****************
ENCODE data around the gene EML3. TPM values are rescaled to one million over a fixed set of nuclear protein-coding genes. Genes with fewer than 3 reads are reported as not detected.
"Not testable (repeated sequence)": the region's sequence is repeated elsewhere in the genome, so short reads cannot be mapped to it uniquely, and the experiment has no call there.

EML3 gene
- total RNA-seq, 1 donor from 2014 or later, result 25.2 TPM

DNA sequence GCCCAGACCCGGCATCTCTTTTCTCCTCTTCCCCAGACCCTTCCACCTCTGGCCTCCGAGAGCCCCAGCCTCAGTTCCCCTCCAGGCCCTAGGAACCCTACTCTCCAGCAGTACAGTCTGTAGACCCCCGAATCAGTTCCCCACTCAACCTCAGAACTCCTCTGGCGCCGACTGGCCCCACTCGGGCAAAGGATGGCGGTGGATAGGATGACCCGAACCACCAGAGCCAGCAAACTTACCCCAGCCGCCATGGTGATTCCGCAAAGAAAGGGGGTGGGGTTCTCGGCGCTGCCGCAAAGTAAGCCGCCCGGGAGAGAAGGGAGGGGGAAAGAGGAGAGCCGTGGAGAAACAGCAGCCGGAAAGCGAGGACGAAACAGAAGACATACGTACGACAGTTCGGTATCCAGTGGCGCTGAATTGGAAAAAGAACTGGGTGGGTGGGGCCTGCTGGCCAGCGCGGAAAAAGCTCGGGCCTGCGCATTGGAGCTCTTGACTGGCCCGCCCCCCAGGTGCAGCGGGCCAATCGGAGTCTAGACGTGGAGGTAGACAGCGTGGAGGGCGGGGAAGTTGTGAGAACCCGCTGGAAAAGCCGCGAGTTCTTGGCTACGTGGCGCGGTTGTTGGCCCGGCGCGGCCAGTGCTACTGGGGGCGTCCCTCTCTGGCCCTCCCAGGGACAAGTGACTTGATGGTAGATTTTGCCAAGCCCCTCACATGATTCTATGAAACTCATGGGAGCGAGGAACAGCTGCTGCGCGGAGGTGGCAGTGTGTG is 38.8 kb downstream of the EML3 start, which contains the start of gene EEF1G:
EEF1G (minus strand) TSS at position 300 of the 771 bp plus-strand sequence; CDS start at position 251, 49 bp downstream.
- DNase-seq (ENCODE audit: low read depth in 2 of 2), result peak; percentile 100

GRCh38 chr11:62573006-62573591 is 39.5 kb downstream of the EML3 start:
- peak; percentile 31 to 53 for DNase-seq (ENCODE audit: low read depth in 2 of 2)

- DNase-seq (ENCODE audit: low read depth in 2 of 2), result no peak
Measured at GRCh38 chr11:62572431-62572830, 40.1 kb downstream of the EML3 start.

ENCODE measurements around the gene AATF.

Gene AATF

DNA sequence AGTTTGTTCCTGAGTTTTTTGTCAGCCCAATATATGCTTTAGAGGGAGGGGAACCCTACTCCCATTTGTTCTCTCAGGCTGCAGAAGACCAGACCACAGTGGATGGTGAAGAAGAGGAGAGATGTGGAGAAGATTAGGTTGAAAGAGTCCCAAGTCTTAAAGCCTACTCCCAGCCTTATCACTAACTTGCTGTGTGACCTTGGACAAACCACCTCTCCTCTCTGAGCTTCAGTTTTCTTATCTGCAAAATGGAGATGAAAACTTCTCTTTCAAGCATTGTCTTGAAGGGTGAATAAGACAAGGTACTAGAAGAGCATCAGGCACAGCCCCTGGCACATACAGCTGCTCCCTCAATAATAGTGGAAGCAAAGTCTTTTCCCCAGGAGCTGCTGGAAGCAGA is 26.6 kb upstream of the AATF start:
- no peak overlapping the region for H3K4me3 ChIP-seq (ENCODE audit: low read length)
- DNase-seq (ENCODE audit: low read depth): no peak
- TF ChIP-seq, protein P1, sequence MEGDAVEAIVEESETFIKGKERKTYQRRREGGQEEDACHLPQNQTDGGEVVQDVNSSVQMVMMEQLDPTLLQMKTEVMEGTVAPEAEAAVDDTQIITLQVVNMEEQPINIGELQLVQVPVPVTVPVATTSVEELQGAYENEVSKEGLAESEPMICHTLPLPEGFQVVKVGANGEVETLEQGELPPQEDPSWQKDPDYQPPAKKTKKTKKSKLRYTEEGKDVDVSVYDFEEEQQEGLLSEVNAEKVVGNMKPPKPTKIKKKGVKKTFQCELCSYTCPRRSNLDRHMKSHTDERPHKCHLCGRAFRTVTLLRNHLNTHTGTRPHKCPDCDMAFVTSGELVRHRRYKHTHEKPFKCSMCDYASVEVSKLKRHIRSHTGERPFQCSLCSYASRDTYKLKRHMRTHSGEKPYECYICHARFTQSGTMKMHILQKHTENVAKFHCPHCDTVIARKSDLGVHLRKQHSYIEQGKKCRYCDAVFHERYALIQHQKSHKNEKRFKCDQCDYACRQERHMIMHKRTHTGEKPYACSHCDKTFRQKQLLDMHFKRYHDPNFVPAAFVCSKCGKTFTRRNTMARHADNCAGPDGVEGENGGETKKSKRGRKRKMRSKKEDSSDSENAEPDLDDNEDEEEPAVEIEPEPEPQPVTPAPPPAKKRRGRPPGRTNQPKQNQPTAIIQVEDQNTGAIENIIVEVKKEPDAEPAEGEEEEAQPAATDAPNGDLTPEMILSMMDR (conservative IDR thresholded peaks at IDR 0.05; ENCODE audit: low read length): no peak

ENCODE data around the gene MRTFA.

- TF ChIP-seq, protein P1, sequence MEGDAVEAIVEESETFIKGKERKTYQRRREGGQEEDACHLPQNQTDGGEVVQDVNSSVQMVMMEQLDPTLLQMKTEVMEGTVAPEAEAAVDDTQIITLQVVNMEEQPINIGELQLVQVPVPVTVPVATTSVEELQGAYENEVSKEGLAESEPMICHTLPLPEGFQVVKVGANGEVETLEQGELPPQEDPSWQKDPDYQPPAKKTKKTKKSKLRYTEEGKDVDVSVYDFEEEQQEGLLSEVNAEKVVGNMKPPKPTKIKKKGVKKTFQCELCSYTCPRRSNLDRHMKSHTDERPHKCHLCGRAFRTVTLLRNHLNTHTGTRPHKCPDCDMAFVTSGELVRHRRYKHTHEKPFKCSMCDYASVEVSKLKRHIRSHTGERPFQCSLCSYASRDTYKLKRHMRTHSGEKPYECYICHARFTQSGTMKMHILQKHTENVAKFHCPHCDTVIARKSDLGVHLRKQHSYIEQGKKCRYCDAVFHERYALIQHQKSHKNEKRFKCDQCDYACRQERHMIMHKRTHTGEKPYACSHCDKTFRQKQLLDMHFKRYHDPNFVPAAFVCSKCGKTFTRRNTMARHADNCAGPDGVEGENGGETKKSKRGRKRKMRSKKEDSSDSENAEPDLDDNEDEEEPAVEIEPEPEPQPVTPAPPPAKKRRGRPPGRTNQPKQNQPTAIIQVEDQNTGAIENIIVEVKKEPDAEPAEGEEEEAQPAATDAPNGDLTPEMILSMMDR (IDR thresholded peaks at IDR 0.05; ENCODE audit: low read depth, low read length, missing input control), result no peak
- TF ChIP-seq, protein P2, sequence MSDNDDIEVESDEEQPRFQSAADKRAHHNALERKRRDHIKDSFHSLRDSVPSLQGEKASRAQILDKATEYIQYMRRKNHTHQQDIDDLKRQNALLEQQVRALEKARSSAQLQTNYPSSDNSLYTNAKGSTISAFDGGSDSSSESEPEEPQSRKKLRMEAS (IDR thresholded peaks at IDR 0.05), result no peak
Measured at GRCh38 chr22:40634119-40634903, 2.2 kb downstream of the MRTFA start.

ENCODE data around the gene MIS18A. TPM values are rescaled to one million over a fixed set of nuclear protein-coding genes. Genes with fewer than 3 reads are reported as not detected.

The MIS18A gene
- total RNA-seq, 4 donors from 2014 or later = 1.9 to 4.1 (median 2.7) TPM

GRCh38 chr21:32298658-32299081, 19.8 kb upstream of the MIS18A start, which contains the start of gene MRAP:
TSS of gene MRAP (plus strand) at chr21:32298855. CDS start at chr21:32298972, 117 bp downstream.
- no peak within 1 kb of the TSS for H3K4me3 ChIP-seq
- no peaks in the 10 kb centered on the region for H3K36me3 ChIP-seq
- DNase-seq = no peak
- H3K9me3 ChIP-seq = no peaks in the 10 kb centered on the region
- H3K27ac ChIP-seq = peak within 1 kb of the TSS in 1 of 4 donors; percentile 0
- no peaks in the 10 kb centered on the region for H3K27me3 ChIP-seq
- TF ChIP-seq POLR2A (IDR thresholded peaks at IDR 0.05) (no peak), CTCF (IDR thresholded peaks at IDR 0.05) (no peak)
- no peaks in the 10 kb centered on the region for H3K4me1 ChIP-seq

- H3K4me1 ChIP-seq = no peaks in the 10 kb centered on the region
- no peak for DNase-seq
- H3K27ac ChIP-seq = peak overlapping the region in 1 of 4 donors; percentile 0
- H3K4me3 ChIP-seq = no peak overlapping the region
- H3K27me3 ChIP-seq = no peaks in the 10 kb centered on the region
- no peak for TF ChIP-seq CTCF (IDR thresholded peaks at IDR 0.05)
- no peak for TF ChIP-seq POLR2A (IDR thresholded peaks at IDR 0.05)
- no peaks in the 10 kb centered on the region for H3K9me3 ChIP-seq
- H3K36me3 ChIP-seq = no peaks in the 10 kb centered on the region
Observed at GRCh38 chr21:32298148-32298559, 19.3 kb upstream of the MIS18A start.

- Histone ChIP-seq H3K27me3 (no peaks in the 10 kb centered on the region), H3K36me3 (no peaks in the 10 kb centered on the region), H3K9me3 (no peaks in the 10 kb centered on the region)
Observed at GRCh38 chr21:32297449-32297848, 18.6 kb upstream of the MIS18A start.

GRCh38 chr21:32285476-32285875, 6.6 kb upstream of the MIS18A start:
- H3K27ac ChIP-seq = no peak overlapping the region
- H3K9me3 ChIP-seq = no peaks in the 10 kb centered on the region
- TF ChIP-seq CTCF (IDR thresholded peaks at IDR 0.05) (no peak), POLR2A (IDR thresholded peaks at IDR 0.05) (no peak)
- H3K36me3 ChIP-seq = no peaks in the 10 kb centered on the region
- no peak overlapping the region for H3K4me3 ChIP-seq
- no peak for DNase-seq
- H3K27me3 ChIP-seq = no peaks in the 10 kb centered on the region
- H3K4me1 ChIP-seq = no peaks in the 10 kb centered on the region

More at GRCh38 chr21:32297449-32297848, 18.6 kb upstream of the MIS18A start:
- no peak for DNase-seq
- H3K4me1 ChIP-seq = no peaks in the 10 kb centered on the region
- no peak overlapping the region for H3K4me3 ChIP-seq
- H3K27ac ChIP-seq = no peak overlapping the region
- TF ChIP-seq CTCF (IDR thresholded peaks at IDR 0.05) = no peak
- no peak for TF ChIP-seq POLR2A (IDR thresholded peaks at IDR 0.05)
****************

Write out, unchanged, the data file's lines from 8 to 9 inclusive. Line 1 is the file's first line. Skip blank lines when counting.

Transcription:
GRCh38 chr11:62573006-62573591 is 39.5 kb downstream of the EML3 start:
- peak; percentile 31 to 53 for DNase-seq (ENCODE audit: low read depth in 2 of 2)